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Scarlet Allure of Chinese Tallow

Chinese tallow displays red fall color in North Florida. Photo: J_McConnell, UF/IFAS

In northwest Florida as we transition into fall, we don’t usually see a spectacular display of color change in the forest or our landscapes. Mixed in with the evergreen pines, oaks, and magnolias, we get sporadic spots of yellow and red from our native hickories, sweetgum, and sumac but otherwise it can be rather dull. It’s no wonder that people are reluctant to part with a blaze of red in their landscapes in the form of the invasive Chinese Tallow (Sapium sebiferum L. aka Triadica sebifera L.).

This fast growing, deciduous tree was initially introduced to the United States in 1776 by Benjamin Franklin. It was promoted by the U.S. Department of Agriculture in the early 1900s for the potential to create a soap industry. It was planted as an ornamental because it grows quickly in nearly any type of site condition, has attractive white fruit, and red fall color. Unfortunately, over the years it spread into numerous states and habitats unchecked displacing native vegetation and disrupting wildlife food sources. Eventually, it was recognized as an invasive pest and is currently listed as a noxious weed in Florida, Louisiana, Mississippi, and Texas.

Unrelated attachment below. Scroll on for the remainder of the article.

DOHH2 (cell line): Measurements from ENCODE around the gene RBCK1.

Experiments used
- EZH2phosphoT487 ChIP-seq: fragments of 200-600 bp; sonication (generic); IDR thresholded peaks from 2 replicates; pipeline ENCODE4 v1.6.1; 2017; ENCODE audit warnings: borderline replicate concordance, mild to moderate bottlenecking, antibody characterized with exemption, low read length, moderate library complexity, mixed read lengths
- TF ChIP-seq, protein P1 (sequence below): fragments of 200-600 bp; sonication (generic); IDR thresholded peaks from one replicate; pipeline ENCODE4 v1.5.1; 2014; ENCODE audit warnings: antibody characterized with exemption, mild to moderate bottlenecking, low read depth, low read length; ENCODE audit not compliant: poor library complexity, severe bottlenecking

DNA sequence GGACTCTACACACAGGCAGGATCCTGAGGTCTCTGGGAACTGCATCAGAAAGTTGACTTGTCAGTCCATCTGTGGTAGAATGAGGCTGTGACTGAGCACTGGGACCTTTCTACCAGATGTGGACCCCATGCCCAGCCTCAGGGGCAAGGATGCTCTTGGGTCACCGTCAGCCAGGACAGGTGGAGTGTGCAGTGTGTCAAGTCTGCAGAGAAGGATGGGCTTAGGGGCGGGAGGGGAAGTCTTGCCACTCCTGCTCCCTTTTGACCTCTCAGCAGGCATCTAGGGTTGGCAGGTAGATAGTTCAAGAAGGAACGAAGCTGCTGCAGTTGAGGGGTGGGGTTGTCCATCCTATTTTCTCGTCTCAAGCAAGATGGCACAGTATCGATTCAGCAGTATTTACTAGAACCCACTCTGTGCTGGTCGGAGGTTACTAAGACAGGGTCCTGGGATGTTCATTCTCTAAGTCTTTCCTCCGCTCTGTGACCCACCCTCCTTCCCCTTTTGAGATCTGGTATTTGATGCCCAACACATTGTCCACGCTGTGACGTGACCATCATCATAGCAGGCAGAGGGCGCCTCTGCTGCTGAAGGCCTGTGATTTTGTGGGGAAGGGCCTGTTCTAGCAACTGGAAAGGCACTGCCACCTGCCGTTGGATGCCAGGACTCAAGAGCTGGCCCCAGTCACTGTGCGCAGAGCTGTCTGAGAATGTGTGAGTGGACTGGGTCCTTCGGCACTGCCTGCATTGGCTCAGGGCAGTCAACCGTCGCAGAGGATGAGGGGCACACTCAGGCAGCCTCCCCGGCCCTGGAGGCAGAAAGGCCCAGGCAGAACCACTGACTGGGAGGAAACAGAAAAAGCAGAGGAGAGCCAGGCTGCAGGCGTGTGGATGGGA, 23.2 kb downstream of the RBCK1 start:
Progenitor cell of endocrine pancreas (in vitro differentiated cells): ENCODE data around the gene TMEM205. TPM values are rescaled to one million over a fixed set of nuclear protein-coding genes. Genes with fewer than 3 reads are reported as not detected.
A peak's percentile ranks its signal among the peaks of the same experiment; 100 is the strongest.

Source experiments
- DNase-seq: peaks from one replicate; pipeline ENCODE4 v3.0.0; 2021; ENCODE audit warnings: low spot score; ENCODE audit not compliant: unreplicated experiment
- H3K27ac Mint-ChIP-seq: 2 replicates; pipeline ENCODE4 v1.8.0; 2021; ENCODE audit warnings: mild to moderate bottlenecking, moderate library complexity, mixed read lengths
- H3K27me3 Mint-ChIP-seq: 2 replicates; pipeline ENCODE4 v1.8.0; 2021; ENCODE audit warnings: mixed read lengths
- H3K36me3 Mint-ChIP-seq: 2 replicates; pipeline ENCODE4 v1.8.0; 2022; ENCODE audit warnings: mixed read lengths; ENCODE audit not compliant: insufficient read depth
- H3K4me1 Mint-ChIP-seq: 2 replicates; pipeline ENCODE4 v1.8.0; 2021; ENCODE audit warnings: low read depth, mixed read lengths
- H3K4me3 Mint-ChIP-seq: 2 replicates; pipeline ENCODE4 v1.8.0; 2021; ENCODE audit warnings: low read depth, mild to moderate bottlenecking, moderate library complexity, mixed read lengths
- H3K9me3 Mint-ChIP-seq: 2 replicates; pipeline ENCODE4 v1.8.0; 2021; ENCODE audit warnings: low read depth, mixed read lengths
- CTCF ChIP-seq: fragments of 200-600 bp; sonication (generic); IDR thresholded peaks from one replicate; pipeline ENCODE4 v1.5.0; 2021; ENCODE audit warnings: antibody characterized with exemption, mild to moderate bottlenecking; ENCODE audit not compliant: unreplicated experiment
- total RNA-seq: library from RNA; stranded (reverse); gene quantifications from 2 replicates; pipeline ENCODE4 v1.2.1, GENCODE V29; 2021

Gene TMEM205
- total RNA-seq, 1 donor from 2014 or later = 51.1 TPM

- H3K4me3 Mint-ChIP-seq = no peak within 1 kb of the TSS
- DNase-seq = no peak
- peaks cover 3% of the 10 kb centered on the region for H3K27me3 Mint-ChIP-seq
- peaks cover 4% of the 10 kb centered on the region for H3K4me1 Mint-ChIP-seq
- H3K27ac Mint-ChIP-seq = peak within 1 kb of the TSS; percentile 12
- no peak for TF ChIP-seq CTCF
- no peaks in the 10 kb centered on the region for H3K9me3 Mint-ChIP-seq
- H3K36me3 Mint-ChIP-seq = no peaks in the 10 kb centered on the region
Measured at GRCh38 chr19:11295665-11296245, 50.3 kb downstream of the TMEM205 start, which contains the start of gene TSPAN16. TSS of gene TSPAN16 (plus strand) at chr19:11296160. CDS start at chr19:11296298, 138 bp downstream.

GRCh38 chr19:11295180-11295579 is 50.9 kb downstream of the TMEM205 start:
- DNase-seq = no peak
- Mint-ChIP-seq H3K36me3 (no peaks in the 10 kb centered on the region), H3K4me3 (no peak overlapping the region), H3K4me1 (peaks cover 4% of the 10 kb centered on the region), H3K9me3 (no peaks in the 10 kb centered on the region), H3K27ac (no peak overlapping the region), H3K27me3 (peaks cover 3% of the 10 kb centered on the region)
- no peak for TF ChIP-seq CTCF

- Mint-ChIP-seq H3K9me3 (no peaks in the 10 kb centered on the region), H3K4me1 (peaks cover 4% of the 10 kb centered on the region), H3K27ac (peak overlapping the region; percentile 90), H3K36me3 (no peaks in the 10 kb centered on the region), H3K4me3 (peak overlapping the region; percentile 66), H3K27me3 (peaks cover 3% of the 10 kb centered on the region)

Chinese Tallow is a prolific seed producer and is sexually mature as young as three years and may continue to produce viable seeds to the ripe age of 100. Although some birds eat the berries (part of the dispersal method), sap in the leaves and berries are poisonous to some other animals including cattle.

To prevent the continued spread of this plant, consider removing from your property and replacing with native species. Buy plants from reputable licensed nurseries with good weed management programs. Be able to recognize Chinese Tallow and do not accept plants from well-meaning gardeners who wish to share a foolproof shade tree!

For more information see Natural Area Weeds: Chinese Tallow (Sapium sebiferum L.)

USDA NRCS Plant Guide Chinese Tallow Tree Triadica sebiera (L.) Small

Alternatives to Invasive Plants Commonly Found in North Florida Landscapes


Author: Julie McConnell - juliebmcconnell@ufl.edu

UF/IFAS Extension Bay County Horticulture Agent B.S. Horticulture, Auburn University M.S. Entomology, University of Florida

Permanent link to this article: http://nwdistrict.ifas.ufl.edu/hort/2017/12/01/scarlet-lure-of-chinese-tallow/